Yes, our novelists are a bit piddling

Capturing trends, writers ingratiate themselves by providing a pointless thrill of recognition
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The Independent Culture
IN THE woods, the cuckoo is calling. In parks, the goalposts are coming down. And at this time of annual change and renewal, as the literary world's first book prizes come into bloom, some academic or critic will pronounce that British fiction is past it - trivial, self-obsessed and drearily small-minded.

In the past, George Steiner, Professor Lisa Jardine or James Wood have delivered the verdict; this year's springtime sneerer is Lola Young, professor of cultural studies at Middlesex University and chairwoman of the 1999 Orange Prize for fiction written by a woman.

The British novels she and her fellow judges had read were insular, parochial and "tended towards the domestic in a piddling sort of way", Professor Young has said. To prove the point, the shortlist drawn up for this British-based prize consisted of four Americans, a Canadian and a single Englishwoman, Julia Blackburn.

Traditionally at this point, stalwarts of the literary establishment draw themselves up like outraged maiden aunts and protest that nobody does it better, that our female novelists are the envy of the world. Auberon Waugh, that great expert on the modern novel, was this year "particularly upset for Beryl", a reference to Beryl Bainbridge, who now has the saintly status of a Queen Mother-like figure in book circles. Beryl herself scoffed at the idea of a cultural studies professor knowing anything about fiction, adding wittily that it was piddling critics and judges who were the true problem.

That, one thinks, surely must be the case. After all, British women writers are never out of the newspapers, either being written about or writing about themselves. As for seriousness, there's Doris Lessing, Rose Tremain, A L Kennedy and... well, loads of others.

At which point, the awful thought occurs that, just possibly, Professor Young could be on to something. Books may be fashionable and new young novelists, female and male, are clearly making more money from publishers' advances and translation rights than ever before, but the absorption of fiction into the cultural mainstream has perhaps been achieved at a price. Most serious readers of fiction would have to agree that there is indeed something tediously self-absorbed and small-time about many of the novels published today.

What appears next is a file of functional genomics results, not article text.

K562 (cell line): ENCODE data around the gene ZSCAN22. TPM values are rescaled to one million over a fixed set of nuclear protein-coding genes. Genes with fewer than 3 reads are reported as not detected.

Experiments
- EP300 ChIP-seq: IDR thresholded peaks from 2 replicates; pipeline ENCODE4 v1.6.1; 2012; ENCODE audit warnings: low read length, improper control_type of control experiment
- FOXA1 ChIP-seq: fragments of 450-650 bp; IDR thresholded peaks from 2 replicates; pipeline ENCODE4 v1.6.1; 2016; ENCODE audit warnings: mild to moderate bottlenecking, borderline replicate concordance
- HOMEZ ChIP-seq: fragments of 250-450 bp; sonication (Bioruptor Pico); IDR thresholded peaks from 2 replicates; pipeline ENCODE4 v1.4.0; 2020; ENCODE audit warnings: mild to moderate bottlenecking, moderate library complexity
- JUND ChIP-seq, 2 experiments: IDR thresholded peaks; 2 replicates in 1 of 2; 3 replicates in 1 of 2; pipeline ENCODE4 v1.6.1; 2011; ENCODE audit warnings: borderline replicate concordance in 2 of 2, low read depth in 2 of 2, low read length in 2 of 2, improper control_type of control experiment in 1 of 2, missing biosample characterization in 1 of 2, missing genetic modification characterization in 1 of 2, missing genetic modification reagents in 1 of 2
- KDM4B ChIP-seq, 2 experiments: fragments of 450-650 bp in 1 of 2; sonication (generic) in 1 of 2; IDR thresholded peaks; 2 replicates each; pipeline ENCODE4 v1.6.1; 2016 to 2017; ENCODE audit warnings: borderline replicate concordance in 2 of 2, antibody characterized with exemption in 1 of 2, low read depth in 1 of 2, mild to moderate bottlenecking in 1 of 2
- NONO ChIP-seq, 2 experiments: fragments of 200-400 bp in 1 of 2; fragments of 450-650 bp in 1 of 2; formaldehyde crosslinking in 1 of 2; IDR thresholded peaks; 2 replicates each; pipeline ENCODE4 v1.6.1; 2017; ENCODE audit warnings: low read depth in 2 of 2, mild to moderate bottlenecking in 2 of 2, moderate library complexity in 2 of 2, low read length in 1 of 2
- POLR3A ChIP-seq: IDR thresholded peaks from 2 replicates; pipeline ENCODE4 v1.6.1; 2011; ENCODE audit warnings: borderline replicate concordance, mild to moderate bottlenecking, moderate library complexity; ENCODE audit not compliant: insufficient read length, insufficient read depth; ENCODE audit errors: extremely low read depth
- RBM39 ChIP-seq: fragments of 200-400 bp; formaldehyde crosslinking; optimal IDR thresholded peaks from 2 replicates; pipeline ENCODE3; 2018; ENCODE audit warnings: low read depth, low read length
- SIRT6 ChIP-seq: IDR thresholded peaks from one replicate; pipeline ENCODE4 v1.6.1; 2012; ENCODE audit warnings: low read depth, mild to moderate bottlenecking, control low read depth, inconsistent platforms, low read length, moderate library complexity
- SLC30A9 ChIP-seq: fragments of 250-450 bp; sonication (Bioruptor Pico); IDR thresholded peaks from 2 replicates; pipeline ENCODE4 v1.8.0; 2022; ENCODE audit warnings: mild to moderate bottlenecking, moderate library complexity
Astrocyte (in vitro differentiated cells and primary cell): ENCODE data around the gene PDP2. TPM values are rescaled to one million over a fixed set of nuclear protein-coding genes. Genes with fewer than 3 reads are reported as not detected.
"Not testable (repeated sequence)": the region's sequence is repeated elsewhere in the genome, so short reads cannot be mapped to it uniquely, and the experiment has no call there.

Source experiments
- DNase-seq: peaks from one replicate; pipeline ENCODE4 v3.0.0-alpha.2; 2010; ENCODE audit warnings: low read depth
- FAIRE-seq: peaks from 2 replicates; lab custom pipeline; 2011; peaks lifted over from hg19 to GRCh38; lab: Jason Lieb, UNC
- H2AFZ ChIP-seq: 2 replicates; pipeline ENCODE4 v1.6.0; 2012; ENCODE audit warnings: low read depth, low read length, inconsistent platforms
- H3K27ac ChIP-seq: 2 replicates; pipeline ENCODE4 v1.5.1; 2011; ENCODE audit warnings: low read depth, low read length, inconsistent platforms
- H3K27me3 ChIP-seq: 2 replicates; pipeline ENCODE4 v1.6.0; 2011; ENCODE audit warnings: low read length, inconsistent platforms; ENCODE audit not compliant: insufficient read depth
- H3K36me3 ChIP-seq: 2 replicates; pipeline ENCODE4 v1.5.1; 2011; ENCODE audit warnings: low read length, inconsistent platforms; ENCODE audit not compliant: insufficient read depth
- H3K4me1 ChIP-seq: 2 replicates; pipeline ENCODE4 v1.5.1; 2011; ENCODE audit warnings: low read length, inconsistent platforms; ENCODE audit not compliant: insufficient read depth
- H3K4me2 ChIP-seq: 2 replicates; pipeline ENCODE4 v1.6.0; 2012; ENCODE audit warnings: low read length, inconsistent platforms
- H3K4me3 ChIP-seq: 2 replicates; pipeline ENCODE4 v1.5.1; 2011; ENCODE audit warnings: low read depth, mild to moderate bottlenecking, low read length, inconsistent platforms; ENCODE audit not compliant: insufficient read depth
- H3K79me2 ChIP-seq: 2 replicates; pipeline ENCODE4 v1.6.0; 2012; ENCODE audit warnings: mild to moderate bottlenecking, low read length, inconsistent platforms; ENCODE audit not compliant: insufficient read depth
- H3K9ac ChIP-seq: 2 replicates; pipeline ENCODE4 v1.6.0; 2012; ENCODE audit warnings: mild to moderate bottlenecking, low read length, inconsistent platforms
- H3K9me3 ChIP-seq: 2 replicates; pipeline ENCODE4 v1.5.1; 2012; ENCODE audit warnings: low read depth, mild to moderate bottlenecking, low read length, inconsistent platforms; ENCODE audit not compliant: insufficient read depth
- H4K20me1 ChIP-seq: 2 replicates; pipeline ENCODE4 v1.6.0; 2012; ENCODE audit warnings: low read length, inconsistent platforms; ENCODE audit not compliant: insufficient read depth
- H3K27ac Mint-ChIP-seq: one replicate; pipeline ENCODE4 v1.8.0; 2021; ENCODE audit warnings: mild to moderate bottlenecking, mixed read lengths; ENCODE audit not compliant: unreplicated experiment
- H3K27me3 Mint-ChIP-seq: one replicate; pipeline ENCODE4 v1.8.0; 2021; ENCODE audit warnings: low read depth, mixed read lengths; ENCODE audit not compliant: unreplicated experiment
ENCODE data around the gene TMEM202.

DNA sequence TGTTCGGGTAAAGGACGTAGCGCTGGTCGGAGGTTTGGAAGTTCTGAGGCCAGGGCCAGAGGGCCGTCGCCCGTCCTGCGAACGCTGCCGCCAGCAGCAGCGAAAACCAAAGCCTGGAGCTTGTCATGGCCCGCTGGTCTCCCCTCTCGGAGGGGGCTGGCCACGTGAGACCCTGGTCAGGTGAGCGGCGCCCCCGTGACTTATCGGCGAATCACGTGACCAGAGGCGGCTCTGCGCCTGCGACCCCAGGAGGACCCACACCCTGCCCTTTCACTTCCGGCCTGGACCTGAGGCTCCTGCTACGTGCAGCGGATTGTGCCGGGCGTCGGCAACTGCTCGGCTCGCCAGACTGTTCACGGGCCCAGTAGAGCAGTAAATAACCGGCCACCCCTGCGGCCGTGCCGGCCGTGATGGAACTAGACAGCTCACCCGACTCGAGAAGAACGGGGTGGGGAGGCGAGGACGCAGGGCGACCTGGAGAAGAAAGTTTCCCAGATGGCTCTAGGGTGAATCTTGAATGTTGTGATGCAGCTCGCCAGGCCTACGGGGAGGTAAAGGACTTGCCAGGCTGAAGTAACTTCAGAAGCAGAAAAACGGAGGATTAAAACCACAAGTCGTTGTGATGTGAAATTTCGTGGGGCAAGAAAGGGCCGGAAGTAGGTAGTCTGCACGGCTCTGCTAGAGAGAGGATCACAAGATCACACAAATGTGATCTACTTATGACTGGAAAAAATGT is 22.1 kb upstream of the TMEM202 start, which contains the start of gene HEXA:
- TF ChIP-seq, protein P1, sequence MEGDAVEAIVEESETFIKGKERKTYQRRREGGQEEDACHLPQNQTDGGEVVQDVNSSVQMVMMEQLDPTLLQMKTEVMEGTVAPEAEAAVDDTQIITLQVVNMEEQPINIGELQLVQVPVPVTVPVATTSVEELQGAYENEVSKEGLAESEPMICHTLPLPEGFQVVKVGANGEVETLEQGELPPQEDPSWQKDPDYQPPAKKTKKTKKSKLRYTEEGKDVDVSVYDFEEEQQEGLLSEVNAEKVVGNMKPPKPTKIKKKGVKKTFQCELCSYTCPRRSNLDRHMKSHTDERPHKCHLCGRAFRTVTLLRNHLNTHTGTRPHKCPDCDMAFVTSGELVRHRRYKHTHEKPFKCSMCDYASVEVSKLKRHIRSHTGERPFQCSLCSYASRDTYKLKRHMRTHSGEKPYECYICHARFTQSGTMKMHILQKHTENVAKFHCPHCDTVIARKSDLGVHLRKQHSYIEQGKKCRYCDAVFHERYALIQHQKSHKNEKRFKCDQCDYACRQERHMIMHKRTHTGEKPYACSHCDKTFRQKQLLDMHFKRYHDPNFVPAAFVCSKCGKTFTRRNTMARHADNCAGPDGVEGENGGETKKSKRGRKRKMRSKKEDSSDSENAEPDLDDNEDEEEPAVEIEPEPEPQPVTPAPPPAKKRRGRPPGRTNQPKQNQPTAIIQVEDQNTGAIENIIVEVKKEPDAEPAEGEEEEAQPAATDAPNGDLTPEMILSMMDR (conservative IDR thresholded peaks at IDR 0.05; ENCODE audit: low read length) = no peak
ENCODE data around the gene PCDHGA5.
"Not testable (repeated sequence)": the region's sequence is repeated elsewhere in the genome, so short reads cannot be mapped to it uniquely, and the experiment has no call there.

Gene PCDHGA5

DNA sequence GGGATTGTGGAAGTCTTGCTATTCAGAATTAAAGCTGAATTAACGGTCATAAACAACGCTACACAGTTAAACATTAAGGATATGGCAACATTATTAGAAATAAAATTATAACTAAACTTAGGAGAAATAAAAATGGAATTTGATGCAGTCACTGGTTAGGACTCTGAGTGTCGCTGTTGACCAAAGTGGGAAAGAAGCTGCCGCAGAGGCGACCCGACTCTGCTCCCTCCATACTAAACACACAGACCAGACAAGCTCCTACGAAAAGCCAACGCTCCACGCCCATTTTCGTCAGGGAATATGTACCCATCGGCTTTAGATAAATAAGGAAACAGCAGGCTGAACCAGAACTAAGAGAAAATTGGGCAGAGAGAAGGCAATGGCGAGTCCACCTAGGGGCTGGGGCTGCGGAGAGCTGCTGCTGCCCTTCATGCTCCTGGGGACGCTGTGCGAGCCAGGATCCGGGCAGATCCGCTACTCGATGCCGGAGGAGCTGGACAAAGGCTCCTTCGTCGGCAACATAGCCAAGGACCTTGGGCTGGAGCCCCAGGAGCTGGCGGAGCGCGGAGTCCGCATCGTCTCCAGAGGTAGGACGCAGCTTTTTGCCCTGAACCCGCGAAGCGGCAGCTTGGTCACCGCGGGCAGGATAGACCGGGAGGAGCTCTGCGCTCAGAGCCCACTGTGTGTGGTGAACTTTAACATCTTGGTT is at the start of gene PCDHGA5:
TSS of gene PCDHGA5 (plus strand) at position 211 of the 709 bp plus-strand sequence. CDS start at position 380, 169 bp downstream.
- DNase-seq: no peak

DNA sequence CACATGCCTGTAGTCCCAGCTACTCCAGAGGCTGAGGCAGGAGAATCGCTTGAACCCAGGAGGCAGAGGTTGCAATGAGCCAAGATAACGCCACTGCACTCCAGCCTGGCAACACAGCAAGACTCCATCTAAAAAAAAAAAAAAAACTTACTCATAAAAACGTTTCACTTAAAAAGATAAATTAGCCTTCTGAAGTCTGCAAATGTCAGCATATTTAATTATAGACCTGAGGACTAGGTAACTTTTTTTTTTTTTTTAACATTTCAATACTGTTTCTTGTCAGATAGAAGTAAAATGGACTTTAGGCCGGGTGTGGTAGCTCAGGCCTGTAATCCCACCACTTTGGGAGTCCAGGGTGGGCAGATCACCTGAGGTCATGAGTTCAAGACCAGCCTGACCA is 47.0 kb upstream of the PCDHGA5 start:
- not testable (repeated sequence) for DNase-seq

British writers like to argue that setting a story on this small, overcrowded island, where class and the past are so much part of our national consciousness, is in itself limiting. Imagine, they say, Jane Smiley's magisterial domestic tragedy, A Thousand Acres, set not on the rolling farmlands of the American Midwest but in Warwickshire, or Updike's Rabbit Angstrom as a car salesman from Croydon.

Several of our most successful writers have solved the problem by ducking it altogether. Louis de Bernieres, Sebastian Faulks and Philip Kerr explicitly set their novels abroad to avoid dealing with class. Peter Ackroyd prefers the historical or futuristic to the contemporary. Martin Amis, having created a weirdly Americanised west London landscape, has moved his fiction to the States and threatens to follow it himself.

But the more one thinks of Professor Young's verdict on modern fiction by women, the clearer it becomes that it is not material that limits our writers. Many of the best writers in North America - Lorrie Moore, Jane Smiley, Ann Tyler, Alice Munro, Sue Miller - universalise the stuff of small lives and intimate experience.

The problem is within the culture itself: whereas, in America, writing fiction is an honoured profession whose leading practitioners support themselves by teaching in universities or on creative writing courses, here we tend to regard such behaviour as suspect and self-indulgent. Somewhere along the line, the idea has taken hold that the serious modern novelist should be out there, doing the parties, surfing the culture, as chatty and busy as any style columnist.

The effect of this compromise, this sellout to journalism, publicity and "relevance", can be found on the pages of many contemporary novels. Brand names take the place of characterisation; writers are satisfied merely to capture a trend or a moment, ingratiating themselves with readers by providing a brief, pointless thrill of recognition. Spurred on by publishers, young novelists have realised that the easiest way to be noticed is to goose up their fiction with real experience and real pain.

Memoir, journalism, novel: in the hot new culture, the divisions are blurred. Books and their publicised authors may suddenly be hip, profitable and fashionable - but, sadly, it's only in a piddling sort of way.

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